So you want to switch from DfID grants to contracts

By Molly Anders 14 April 2017

DfID staff member unloads supplies to help with the construction of a treatment center in Sierra Leone. Photo by: DfID / CC BY-NC

Commercial contracting isn’t anything new, but in the past decade, donors such as the U.K. Department for International Development, the European Commission, the U.S. Agency for International Development and others have steadily increased the pool of funds available through contracts, and this shift hasn’t gone unnoticed by those delivery partners — typically nonprofits — dependent on traditional grants.

Sometimes offering larger budgets and longer program cycles, commercial contracts are traditionally offered to for-profit suppliers, firms such as Adam Smith International and PwC, for example, but that tide is shifting also.

Haniya Dar-Tobin, a commercial contracts consultant at Hamilton Verney specializes in guiding international nongovernmental organizations as they break into the contract space. Speaking to Devex after a panel discussion at the 2017 Bond Annual Conference in London, Dar-Tobin said NGOs are increasingly making the switch. She said while the prospect, not to mention competition, “may seem scary” at first, the processes for bidding are largely the same for both instruments, and contracts could offer a great incentive to “tighten up” an organization’s internal methods of working.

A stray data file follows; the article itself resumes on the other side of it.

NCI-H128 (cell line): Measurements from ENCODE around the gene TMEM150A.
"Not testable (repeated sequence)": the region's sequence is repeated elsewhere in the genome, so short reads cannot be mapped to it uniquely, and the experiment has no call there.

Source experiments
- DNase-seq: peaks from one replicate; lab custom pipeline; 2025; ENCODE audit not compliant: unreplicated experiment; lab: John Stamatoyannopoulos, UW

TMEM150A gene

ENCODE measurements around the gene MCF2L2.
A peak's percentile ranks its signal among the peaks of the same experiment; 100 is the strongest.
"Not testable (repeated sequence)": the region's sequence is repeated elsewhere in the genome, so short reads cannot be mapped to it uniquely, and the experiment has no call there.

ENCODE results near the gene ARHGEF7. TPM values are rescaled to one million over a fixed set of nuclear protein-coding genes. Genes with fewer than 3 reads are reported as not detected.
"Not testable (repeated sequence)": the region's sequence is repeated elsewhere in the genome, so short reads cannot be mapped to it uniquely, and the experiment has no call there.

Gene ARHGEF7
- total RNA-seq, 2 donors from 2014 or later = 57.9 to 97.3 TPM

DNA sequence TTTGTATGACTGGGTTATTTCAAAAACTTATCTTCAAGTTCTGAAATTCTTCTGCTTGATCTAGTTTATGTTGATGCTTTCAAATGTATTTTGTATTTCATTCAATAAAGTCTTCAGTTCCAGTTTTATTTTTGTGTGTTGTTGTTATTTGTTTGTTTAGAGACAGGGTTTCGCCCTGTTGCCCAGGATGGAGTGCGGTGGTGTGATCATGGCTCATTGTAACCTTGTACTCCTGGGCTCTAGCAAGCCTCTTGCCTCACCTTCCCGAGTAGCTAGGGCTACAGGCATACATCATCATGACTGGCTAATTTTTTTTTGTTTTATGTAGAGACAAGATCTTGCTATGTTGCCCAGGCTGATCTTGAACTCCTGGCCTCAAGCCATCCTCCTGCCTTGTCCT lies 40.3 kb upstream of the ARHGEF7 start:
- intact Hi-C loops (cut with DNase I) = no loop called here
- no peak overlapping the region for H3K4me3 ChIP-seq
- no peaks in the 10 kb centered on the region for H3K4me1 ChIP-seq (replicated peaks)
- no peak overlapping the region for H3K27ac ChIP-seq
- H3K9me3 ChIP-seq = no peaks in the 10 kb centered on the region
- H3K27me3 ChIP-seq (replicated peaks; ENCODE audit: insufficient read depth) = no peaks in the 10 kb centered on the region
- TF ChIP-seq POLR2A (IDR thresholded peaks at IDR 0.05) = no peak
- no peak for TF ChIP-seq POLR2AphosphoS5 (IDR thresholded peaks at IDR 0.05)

“[Contracts] provide a degree of flexibility in terms of the approach that’s taken to meet the delivery requirements by DfID, and they also allow a degree of control over the budget,” Dar-Tobin told participants gathered at the 2017 Bond Annual Conference.

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About the author

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Molly Andersmollyanders_dev

Molly is a global development reporter for Devex. Based in London, she covers U.K. foreign aid and trends in international development. She draws on her experience covering aid legislation and the USAID implementer community in Washington, D.C., as well as her time as a Fulbright Fellow and development practitioner in the Middle East to develop stories with insider analysis.


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